Shares of Cloudera (NYSE: CLDR) are down 42% as of 12:00 p.m. EDT Thursday after the cloud software company announced the surprise resignation of its CEO along with mixed fiscal first-quarter 2020 results and lowered full-year guidance.
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As for the quarter, Cloudera's revenue arrived at $187.5 million, including subscription revenue of $154.8 million, which translated to an adjusted (non-GAAP) net loss of $34.1 million, or $0.13 per share. Analysts, on average, were expecting a wider net loss of $0.23 per share, but on higher revenue of $188.5 million.
Further stoking the market's ire, late yesterday, Cloudera also told investors CEO Tom Reilly will retire from his post and from Cloudera's board of directors, effective July 31, 2019. The abrupt departure comes less than a year after the company's merger with competitor Hortonworks.
Still, the company tried to frame the turnover in a positive light.
"I am very proud of everything that we have accomplished at Cloudera over the past six years, as we have transformed into a leading enterprise data cloud provider," Reilly stated. "While there is still much work to be done, I have determined that now is the right time for me to retire and transition leadership of the company as it enters the next chapter of growth."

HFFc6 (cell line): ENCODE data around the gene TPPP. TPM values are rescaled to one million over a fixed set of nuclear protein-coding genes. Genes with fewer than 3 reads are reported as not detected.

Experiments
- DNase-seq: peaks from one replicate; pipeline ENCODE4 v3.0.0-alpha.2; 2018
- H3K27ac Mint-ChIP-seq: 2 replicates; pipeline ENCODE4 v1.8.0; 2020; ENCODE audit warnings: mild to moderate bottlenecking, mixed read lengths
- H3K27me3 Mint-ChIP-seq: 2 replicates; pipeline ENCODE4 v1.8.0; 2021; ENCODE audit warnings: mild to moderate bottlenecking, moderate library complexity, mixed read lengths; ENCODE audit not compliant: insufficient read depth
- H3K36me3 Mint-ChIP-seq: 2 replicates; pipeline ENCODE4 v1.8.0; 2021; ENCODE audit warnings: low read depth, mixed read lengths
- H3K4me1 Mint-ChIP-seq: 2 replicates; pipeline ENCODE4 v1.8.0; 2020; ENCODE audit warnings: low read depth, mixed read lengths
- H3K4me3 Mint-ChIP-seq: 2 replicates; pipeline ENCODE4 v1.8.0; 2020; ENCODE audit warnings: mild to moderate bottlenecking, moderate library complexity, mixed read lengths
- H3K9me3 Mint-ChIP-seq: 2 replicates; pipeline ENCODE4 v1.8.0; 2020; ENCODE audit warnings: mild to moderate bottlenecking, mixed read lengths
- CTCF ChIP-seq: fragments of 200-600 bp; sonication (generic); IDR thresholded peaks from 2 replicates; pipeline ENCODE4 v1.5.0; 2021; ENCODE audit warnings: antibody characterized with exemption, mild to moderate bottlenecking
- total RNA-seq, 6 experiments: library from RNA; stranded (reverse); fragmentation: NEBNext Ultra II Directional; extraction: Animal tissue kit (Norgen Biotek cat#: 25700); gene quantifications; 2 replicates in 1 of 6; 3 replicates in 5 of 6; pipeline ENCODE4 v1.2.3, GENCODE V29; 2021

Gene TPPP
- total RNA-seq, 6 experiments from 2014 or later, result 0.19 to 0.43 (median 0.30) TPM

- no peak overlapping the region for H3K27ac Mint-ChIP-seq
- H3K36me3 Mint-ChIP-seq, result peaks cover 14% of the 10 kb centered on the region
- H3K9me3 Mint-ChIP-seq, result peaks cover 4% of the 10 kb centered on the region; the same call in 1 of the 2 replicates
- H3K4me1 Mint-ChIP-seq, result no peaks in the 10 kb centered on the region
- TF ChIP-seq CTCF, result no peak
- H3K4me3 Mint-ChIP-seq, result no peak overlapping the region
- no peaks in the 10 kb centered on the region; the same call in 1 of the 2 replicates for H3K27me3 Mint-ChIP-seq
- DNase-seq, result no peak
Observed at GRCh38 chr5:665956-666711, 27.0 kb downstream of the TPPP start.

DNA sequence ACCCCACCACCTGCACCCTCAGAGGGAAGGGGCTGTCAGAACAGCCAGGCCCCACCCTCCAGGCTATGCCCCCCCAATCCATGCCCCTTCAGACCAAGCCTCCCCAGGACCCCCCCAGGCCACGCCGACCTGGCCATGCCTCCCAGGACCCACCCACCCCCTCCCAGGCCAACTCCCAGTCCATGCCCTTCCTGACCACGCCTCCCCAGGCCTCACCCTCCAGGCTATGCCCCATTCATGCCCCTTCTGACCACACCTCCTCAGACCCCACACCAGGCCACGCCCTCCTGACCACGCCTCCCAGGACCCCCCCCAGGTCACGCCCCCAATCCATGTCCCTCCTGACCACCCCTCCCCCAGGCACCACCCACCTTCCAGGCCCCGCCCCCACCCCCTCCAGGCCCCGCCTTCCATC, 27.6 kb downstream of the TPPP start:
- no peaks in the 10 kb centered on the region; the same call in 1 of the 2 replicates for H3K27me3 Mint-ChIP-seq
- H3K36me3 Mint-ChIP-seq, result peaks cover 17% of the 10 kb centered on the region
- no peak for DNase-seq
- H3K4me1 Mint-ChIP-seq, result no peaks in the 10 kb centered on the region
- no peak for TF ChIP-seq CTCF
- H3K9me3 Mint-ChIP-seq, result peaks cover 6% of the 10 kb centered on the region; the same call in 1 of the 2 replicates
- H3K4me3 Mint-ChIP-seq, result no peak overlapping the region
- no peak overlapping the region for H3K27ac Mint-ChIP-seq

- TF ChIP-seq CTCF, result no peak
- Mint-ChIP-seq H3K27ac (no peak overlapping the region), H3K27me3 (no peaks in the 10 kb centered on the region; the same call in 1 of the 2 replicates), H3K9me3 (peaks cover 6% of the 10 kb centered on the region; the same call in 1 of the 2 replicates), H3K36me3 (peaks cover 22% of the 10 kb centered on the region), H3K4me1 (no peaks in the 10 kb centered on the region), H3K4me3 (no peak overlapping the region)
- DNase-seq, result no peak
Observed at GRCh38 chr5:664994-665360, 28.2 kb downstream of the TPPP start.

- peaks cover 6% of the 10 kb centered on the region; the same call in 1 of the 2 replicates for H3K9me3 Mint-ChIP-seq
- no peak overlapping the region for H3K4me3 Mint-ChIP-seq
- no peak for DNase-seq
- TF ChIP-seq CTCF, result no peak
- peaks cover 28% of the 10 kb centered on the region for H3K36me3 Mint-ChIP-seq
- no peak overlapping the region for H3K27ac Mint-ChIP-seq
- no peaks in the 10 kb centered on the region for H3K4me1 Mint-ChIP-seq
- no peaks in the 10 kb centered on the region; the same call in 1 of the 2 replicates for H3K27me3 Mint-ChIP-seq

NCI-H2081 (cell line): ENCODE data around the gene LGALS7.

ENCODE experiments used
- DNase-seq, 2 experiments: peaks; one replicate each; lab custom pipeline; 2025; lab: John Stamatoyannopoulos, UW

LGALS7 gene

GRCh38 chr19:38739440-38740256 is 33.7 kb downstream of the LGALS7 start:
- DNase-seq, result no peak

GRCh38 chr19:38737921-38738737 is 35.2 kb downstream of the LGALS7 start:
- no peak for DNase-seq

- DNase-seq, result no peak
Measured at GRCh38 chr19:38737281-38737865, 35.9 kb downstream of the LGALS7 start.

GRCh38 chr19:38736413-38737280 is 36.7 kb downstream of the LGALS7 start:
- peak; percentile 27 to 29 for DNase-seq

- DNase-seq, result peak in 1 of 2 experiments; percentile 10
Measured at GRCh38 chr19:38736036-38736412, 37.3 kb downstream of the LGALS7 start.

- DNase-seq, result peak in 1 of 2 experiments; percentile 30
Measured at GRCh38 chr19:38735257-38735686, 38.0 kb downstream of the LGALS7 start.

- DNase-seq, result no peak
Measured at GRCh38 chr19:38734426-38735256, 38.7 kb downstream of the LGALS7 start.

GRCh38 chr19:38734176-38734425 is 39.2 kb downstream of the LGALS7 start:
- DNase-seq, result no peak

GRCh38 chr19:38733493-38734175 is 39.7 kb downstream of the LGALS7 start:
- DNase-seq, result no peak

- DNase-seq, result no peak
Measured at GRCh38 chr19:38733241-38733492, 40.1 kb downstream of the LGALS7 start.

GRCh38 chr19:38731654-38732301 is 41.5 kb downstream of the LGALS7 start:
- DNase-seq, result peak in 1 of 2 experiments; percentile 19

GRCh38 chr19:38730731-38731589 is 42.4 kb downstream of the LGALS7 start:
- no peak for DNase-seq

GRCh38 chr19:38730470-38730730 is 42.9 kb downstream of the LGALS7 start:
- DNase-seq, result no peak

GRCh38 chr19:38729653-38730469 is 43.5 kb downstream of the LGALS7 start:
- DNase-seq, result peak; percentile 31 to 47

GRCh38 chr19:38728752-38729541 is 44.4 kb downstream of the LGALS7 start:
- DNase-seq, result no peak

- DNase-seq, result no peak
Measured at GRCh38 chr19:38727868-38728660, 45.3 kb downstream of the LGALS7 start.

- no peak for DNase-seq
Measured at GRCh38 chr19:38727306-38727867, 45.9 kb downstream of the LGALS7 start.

For the fiscal second quarter, Cloudera expects revenue ranging from $180 million to $183 million, with an adjusted net loss per share of $0.11 to $0.08. In this case, most analysts were modeling a loss of $0.09 per share on revenue closer to $203 million.
As such, Cloudera reduced its full-year guidance (provided in March) to call for revenue in the range of $745 million to $765 million (down from $835 million to $855 million before), including subscription revenue of $635 million to $645 million (down from $695 million to $705 million previously) and an adjusted net loss per share of $0.32 to $0.28 (technically improved from $0.36 to $0.32 before, likely given a lower base of unprofitable revenue).
In the end, the combination of Cloudera's underwhelming start to the year, its CEO's resignation, and its freshly lowered guidance simply gave the bears more than enough fuel to drive shares steeply lower today.
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